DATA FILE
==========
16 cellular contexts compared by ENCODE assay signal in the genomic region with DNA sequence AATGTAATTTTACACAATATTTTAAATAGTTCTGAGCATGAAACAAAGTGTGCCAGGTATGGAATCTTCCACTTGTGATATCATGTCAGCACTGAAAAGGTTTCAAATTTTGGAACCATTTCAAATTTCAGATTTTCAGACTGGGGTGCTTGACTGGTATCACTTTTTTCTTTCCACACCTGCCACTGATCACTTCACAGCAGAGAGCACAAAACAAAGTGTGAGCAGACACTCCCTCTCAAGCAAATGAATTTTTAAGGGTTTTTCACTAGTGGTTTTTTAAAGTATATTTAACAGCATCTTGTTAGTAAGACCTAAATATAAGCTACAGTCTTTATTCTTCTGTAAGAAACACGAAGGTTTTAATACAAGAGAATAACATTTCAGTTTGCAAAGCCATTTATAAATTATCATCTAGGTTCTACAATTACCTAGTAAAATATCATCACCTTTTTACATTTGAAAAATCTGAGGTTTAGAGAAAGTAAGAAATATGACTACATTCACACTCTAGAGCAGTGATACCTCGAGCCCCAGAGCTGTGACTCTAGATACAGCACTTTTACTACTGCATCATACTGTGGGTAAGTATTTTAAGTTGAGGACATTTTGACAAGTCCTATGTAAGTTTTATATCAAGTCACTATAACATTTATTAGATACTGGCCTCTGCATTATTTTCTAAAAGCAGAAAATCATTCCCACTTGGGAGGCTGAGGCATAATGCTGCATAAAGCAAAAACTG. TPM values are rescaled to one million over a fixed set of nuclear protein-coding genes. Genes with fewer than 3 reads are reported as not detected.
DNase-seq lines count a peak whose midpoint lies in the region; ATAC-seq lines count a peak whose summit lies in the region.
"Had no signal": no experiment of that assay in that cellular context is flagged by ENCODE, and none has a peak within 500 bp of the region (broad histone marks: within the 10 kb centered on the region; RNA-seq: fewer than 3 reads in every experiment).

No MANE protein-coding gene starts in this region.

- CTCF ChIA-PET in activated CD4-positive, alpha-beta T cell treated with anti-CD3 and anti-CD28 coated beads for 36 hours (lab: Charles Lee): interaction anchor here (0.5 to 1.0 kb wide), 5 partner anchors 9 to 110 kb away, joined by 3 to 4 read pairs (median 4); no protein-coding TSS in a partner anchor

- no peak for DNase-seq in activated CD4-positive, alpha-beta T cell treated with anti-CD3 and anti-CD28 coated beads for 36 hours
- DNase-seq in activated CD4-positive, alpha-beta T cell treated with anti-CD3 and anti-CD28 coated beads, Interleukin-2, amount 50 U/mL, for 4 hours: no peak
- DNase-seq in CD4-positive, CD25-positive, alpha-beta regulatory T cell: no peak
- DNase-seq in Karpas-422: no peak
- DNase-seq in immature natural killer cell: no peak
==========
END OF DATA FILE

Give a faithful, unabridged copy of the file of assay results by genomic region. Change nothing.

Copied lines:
16 cellular contexts compared by ENCODE assay signal in the genomic region with DNA sequence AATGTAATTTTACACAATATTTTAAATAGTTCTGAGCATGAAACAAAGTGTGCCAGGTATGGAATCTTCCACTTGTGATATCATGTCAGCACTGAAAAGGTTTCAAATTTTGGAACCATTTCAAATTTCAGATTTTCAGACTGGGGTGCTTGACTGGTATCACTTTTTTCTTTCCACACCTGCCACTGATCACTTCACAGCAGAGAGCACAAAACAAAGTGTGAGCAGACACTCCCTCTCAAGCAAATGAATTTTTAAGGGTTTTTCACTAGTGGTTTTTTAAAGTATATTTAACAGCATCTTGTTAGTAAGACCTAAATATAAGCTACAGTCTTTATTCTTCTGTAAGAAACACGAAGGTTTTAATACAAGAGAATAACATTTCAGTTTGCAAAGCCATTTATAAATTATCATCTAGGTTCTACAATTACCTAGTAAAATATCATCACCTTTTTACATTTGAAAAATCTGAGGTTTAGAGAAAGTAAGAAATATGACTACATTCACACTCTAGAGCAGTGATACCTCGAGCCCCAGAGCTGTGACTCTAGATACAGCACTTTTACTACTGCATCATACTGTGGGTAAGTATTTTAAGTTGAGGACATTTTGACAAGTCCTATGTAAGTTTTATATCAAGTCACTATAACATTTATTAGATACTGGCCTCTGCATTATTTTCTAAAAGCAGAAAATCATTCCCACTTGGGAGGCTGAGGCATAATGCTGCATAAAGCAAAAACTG. TPM values are rescaled to one million over a fixed set of nuclear protein-coding genes. Genes with fewer than 3 reads are reported as not detected.
DNase-seq lines count a peak whose midpoint lies in the region; ATAC-seq lines count a peak whose summit lies in the region.
"Had no signal": no experiment of that assay in that cellular context is flagged by ENCODE, and none has a peak within 500 bp of the region (broad histone marks: within the 10 kb centered on the region; RNA-seq: fewer than 3 reads in every experiment).

No MANE protein-coding gene starts in this region.

- CTCF ChIA-PET in activated CD4-positive, alpha-beta T cell treated with anti-CD3 and anti-CD28 coated beads for 36 hours (lab: Charles Lee): interaction anchor here (0.5 to 1.0 kb wide), 5 partner anchors 9 to 110 kb away, joined by 3 to 4 read pairs (median 4); no protein-coding TSS in a partner anchor

- no peak for DNase-seq in activated CD4-positive, alpha-beta T cell treated with anti-CD3 and anti-CD28 coated beads for 36 hours
- DNase-seq in activated CD4-positive, alpha-beta T cell treated with anti-CD3 and anti-CD28 coated beads, Interleukin-2, amount 50 U/mL, for 4 hours: no peak
- DNase-seq in CD4-positive, CD25-positive, alpha-beta regulatory T cell: no peak
- DNase-seq in Karpas-422: no peak
- DNase-seq in immature natural killer cell: no peak